- On CatharsisFrom Fundamentals of Aristotle's Lost Essay on the "Effect of Tragedy" (1857)
The definition of the essence of tragedy () at the beginning of the sixth chapter of Aristotle's Poetics runs: . [Tragedy . . . is the imitation of a good action, which is complete and of a certain length, by means of language made pleasing for each part separately; it relies in its various elements not on narrative but on acting; through pity and fear it achieves the catharsis of such emotions.] In his Dramaturgy, Lessing has undertaken to discuss this definition in connection with the developments concerning "pity" and "fear" found in Aristotle's Rhetoric and to safeguard it against French and German misunderstandings, with on the whole utmost success for the part extending as far as . In the treatment of the last six obscure words, however, he no longer proceeds so securely: , first of all, poses difficulties for him; he extracts himself from these with the following turn, which is scarcely compatible with his otherwise sharp demarcation of pity and fear:
The relates merely to the foregoing pity and fear; tragedy should excite our pity and our fear only in order to cleanse these and suchlike passions, but not all passions indifferently. But he says and not he says "these and suchlike" and not merely "these" in order to point out that by pity he understands not merely actual so-called pity but rather all philanthropic sensations in general, just as by fear he understands not merely unpleasure about an evil looming [End Page 319] before us but rather also the unpleasure related to it, the unpleasure about a present evil as well as the unpleasure about a past evil, distress, and grief.
For Lessing, furthermore, means exactly the same as , and he has also—although he otherwise balances adroitly enough the gold scales on which the individual words of this definition are placed—not asked himself why, if both words are conceptually equivalent, for "pity and fear" Aristotle did not then rather choose the offering itself initially from the Rhetoric.
Finally, Lessing translates by "cleansing" [Reinigung]; but wherein "cleansing" consists he will "only say briefly." About this main point, however, everyman—including "those up to snuff" to whom Lessing appeals about a related question—would gladly have seen a more thorough exposition and justification, all the more so since the more precise definitions of catharsis, which seemed indispensable to Aristotle himself and which he had explained in the eighth book of the Politics that he wanted to save for the Poetics, are now to be sought in vain in our Poetics. Now, Lessing's discussion is the following:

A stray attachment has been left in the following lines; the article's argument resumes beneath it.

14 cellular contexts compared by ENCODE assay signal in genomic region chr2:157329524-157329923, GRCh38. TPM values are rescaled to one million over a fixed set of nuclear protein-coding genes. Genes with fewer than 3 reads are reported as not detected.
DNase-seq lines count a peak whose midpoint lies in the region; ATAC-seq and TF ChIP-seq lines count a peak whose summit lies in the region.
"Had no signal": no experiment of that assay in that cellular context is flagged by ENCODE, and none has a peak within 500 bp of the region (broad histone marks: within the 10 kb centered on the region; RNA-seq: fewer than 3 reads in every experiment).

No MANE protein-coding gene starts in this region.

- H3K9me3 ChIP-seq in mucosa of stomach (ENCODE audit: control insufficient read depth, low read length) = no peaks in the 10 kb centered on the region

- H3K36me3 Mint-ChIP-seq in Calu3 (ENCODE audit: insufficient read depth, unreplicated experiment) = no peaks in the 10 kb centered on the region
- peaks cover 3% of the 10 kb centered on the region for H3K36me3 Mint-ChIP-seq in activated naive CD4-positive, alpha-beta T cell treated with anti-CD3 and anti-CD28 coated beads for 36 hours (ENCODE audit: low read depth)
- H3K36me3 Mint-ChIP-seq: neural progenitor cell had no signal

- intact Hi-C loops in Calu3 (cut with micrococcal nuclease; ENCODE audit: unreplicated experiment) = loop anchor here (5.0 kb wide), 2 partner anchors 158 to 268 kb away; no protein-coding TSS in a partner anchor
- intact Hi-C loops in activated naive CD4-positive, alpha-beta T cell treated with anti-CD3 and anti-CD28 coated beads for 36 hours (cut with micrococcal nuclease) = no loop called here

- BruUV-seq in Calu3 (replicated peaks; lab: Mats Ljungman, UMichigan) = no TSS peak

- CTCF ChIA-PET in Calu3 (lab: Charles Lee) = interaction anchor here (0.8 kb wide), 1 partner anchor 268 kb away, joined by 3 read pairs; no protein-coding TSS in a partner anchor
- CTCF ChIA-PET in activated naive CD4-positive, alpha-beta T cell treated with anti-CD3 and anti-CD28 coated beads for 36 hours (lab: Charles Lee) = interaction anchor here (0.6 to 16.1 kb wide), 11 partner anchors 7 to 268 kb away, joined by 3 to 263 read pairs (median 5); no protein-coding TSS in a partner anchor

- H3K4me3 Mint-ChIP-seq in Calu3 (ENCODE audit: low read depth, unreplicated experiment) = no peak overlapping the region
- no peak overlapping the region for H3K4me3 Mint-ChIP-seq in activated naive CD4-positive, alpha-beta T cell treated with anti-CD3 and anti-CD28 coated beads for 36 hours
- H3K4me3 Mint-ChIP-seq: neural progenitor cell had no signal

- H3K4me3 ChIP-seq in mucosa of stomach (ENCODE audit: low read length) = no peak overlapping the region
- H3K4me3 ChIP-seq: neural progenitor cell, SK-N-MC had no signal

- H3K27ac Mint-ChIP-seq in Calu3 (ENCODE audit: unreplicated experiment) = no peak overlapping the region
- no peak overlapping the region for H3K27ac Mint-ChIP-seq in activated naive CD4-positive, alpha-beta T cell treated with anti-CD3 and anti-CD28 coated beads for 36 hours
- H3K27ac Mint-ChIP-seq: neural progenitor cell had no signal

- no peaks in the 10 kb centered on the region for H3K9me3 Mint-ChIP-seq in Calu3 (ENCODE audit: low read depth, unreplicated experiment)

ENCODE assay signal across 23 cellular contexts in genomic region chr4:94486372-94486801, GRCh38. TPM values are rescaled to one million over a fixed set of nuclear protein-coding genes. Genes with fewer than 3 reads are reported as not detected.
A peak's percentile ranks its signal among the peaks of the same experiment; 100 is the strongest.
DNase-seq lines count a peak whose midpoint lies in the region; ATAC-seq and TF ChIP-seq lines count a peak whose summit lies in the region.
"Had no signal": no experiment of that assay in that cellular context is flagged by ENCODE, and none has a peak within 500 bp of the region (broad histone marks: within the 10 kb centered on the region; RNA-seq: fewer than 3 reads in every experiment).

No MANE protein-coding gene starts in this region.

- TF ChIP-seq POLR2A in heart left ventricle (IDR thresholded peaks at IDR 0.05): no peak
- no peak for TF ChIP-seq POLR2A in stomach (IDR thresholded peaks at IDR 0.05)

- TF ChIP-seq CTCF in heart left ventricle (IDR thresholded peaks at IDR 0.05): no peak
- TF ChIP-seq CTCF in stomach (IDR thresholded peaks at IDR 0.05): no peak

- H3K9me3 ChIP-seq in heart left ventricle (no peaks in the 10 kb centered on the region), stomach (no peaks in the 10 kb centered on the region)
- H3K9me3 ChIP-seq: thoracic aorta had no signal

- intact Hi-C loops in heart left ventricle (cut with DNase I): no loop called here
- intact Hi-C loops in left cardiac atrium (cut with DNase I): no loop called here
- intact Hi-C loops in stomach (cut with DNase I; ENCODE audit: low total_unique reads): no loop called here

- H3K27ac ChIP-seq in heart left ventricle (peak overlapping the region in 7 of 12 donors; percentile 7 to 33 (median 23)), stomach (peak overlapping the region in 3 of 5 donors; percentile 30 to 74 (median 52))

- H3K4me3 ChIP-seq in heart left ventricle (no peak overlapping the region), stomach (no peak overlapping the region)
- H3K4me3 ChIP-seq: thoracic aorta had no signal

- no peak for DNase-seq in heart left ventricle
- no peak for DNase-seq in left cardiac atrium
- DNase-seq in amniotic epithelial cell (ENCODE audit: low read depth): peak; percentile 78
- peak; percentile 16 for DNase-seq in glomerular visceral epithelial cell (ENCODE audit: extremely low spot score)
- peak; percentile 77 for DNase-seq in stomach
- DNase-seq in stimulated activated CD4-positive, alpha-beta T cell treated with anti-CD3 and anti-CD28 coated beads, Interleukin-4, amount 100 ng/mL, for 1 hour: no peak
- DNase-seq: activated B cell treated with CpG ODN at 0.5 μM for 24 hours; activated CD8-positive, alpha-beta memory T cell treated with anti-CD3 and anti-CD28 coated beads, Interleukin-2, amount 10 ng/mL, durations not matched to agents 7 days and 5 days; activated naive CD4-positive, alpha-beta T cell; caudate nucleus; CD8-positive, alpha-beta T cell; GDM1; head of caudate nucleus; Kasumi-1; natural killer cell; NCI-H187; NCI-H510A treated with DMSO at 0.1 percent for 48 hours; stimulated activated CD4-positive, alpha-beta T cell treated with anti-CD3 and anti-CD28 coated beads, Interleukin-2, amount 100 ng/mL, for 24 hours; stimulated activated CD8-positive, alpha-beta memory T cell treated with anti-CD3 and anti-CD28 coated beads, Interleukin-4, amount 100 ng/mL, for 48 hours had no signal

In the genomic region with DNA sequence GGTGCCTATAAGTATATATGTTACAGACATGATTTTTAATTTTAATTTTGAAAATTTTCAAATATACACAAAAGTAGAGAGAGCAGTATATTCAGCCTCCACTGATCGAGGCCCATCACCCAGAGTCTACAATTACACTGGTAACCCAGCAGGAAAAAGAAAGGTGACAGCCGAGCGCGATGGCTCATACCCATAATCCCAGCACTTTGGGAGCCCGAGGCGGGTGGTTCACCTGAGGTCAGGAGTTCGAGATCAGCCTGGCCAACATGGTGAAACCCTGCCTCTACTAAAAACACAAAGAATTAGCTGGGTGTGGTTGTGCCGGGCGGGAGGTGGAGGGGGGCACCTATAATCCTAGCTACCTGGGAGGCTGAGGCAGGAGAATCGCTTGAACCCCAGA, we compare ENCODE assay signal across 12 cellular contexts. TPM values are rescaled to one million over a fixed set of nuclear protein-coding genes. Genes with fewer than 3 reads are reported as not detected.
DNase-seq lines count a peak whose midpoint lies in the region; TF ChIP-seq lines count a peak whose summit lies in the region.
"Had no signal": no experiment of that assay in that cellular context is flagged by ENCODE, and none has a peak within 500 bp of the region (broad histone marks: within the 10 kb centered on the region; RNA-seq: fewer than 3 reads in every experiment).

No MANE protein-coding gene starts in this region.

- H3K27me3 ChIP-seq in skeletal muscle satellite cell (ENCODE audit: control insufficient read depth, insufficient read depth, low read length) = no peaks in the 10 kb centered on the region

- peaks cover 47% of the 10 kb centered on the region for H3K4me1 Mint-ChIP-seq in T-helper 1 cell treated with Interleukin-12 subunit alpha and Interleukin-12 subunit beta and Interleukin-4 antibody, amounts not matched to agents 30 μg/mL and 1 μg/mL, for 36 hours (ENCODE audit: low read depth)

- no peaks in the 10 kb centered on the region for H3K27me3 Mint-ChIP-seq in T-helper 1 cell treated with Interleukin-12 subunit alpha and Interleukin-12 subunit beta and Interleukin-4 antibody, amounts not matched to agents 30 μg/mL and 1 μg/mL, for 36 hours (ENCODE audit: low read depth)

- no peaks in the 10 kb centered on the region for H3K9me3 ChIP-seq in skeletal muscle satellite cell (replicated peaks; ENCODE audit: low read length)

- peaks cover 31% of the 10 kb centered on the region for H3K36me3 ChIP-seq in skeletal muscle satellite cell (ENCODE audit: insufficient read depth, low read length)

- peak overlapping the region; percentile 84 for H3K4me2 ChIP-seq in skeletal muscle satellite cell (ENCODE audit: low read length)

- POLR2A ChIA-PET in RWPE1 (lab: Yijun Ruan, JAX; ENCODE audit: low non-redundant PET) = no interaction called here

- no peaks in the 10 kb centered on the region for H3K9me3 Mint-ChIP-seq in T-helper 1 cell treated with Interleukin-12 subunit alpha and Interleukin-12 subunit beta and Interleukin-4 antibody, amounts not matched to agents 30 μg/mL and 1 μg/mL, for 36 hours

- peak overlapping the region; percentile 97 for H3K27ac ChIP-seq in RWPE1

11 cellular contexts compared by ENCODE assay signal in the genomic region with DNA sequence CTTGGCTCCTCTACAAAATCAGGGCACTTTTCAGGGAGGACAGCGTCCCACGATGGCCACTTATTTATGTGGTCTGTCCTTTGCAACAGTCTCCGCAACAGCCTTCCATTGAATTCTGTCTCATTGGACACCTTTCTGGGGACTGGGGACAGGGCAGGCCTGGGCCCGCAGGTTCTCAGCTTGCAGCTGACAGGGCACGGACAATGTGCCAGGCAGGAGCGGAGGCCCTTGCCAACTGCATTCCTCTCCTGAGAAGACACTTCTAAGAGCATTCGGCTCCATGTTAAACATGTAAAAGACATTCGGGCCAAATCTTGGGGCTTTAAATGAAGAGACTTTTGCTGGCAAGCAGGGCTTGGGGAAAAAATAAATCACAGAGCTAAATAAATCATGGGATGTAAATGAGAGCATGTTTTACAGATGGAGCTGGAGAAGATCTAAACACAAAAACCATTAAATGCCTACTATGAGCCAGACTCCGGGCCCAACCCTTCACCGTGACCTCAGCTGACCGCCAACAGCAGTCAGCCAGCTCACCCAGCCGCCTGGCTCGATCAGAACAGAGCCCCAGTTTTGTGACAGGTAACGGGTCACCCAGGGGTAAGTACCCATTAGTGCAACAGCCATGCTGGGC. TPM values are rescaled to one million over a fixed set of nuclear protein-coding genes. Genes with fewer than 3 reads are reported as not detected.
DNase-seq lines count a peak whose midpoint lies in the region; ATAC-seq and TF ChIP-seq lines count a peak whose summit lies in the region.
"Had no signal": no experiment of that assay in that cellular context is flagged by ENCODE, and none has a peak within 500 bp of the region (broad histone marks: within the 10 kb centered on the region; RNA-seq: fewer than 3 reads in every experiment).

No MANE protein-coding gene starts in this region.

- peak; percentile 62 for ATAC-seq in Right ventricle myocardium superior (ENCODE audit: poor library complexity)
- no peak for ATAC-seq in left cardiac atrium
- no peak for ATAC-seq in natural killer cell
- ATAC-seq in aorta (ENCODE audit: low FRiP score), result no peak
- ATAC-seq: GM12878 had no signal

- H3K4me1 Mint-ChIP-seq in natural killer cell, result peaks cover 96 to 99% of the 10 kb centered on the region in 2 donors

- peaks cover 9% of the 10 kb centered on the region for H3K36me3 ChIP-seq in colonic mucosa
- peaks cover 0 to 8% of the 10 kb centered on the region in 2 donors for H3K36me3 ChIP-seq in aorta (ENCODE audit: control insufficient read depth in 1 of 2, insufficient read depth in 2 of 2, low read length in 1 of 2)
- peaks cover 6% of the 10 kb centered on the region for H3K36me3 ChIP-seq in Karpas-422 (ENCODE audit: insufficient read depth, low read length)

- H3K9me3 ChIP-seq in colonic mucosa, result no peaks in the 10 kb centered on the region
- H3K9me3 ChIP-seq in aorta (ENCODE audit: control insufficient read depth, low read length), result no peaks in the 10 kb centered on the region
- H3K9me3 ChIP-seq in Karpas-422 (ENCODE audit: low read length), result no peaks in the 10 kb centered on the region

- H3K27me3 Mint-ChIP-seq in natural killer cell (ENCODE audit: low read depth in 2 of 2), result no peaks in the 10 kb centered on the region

Since, to put it briefly, this cleansing consists in nothing other than the transformation of the passions into practical virtues, yet with every virtue, according to our philosopher, one finds an extreme on this side and on that, between which it stands: so must tragedy, if it is to transform our pity into a virtue, be capable of cleansing us of both extremes of pity; which is to be understood also of fear. With respect to pity, tragic pity must cleanse not only the soul of the one who feels too much pity, but also of the one who feels too little. With respect to fear, tragic fear must cleanse not only the soul of the one who fears no misfortune at all, but also of the one who is placed in anxiety by every misfortune, even the most remote and improbable. Likewise, tragic pity must in purging fear navigate between too much and too little: just as, conversely, tragic fear must in purging pity. [End Page 320]
One has to concede that if such a "transformation of the passions into practical virtues" is the essential definition of tragedy for Aristotle—and so it would be, if he were to append this meaning of catharsis to a definition of its essence ()—then is tragedy likewise also for him essentially a moral event. Indeed, after Lessing has gone through all the stages of too much and too little pity and fear, one might call tragedy a moral house of correction...